The second exhibition of the Litvak Gallery in Tel Aviv establishes the place as one of the solid landmarks of the art scene in the city, and a house of the art glass bringing artists of international reputation. After the first show that gathered works of many contemporary artists of the genre, the second ‘Light and Space in the Garden of Reason’ belongs to Vaclav Cigler. Born in 1929 in Prague, the artist is one of the best known names working in the material nowadays.

Star of David

When entering the gallery the visitor realizes immediately that Cigler’s art is not only about the objects but also about the relation between the objects, the viewer and the environment. On the right-hand wall a large window opens to the landscape of the city of Tel Aviv, and a ‘Star of David’ made of optical glass (the preferred material of the artists) relates the viewer with the outer reality reflected through the work of Cigler. Especially created for this exhibition the ‘Star of David’ is not the only Jewish symbol in the exhibition. Cigler (who is not Jewish) also created a ‘Ladder of Jacob’ made of course of glass, catching the elements of reality as part of the ascending to heaven symbolism.

two spheres

Many of the objects exposed come in pairs. The two spheres play one with the other, catch the images of each other and of the external world and send them back to the viewer.

Clear Pyramid

Cigler invites the viewer to be part of the making of the art experience, by moving permanently, and watching the objects as they change their reflection of self and reality. Such is the feeling with the pyramids, another primary form preferred and often represented by the artist.

Convex and Concave

‘Convex and Concave’ is a game of alternate shapes of mirrors that reflect and change the reality.

reflecting pools (Rippled Surfaces)

The other material Cigler is using beyond glass is water. His reflecting pools like the one where a pulsing pump sends ripples in the rhythm of the heart beats play together with mirrors on the ceiling to create effects of reflection. If you come with friends at the exhibition try playing the games of seeing each other’s reflections in the pools and in the mirrors.


Even when the object gets apparently closer to a figurative representation it is still a pretext to catch the images around and send them beck to the eyes in unexpected angles.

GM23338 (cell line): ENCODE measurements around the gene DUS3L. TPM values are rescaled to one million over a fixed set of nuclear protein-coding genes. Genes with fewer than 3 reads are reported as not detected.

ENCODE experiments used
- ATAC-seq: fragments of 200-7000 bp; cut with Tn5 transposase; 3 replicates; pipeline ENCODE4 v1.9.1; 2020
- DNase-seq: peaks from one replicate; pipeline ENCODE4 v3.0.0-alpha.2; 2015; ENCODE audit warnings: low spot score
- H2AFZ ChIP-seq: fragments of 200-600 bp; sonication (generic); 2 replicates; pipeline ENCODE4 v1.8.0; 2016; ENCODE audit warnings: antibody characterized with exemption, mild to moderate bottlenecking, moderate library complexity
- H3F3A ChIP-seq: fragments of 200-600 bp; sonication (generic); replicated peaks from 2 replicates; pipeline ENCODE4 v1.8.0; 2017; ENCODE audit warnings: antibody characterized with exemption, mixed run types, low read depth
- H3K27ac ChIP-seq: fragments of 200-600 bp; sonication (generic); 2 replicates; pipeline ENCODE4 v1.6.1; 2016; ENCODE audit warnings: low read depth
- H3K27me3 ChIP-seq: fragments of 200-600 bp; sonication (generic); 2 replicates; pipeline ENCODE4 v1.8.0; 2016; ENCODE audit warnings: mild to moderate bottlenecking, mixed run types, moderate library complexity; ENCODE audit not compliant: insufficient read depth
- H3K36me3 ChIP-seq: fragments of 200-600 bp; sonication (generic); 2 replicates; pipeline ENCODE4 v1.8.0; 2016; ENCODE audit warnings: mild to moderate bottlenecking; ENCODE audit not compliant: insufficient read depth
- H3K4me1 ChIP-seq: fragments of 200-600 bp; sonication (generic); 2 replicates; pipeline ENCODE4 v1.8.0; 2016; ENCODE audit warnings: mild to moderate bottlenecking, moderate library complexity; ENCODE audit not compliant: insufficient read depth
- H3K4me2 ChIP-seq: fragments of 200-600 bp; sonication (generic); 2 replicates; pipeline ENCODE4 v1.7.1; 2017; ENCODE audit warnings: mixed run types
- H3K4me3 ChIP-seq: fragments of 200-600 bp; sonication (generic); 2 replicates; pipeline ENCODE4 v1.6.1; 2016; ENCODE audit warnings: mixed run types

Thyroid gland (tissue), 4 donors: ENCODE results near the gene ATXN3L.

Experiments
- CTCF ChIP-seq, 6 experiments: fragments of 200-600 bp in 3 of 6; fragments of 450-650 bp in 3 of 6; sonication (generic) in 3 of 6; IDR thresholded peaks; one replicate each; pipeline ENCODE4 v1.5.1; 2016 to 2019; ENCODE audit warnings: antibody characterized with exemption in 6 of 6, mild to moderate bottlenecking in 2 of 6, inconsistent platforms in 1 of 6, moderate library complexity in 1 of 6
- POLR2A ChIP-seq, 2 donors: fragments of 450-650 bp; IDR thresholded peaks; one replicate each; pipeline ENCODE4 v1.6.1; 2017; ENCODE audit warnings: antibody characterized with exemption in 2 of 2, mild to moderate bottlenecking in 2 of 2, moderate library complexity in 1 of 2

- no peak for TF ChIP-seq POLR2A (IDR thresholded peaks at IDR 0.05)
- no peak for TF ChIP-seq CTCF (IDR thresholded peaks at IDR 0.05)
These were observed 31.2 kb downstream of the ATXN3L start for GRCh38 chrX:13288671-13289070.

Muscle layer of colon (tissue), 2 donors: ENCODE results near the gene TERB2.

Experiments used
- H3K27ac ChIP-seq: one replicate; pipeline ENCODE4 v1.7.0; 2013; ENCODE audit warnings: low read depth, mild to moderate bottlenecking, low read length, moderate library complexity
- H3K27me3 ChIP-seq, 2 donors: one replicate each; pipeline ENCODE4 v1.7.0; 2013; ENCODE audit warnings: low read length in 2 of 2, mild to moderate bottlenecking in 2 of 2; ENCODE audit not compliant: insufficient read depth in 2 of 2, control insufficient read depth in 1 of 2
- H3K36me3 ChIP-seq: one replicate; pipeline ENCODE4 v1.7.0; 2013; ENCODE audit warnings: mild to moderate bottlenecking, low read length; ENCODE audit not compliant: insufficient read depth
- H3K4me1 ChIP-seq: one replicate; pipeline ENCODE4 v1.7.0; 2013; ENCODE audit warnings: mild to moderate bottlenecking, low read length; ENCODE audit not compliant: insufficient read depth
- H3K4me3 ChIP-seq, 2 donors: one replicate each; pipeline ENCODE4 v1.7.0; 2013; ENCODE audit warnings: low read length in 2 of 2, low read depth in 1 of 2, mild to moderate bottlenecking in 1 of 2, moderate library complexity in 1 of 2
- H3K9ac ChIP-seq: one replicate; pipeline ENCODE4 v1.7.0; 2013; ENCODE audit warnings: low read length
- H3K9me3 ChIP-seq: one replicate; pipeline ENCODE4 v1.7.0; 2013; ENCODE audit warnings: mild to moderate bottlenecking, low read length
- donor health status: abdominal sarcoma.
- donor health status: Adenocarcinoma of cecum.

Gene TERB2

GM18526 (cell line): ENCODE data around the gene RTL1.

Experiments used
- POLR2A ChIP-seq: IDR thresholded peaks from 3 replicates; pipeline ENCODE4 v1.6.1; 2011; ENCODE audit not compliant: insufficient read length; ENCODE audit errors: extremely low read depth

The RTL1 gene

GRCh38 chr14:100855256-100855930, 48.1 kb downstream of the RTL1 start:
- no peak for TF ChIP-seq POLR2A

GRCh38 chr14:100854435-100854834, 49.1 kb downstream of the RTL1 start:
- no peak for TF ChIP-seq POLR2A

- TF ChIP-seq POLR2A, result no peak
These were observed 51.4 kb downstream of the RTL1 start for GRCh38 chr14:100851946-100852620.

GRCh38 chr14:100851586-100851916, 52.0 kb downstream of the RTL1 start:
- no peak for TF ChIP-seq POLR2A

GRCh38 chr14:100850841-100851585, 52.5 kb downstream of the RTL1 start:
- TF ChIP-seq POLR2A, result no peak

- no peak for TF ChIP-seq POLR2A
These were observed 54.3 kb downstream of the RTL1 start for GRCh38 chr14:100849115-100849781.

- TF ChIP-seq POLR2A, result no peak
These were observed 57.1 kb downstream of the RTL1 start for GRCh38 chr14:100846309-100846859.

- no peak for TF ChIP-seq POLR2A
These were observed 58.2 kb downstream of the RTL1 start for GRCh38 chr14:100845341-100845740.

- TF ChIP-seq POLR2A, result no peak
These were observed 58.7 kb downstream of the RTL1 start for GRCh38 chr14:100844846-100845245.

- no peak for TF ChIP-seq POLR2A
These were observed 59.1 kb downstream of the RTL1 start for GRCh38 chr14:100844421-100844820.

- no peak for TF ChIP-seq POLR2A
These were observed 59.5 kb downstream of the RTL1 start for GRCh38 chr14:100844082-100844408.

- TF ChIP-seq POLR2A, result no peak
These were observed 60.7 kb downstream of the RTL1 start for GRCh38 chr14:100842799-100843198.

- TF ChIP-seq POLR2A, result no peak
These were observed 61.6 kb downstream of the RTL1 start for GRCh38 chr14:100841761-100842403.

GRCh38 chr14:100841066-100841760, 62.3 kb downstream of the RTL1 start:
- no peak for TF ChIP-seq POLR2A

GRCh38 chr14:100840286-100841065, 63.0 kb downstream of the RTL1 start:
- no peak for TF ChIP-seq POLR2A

Block with Circle Segments

In the middle of the exhibition path the visitor can go on the terrace, where a few works play with the urban landscape around the exhibition building, catches, segments and recomposes it. Picasso and the cubists would have loved these games in glass.


I would call the final section of the exhibition the Brancusi section. It seems to be not only influenced by Brancusi. I would say that if Brancusi had created in glass, this is the way his works could have looked like.


The dark room seems to become a tradition in the exhibitions at the Litvak Gallery. This time we are invited to see, hear, and feel a gathering of colored eggs (the shape of the Beginning of the World at Brancusi!) that seem suspended in darkness in the sounds of un-earthly music. Is this how new universes are born?


The exhibition ends with another work clearly inspired by the Endless Column. Where Brancusi superposed the double pyramids accessing to the sky, Cigler places his prisms, catching the reality around and sending it back in surprising directions. Somehow the feeling is that this universe has more than three dimensions.

The exhibition is open until the end of September. Audio-guides  with explanation of each work are available, as well as guided tours that start every time a few visitors gather (at least this is what happened last Friday). The English Web page of the gallery can be found at, the Hebrew one at and the youTube Channel is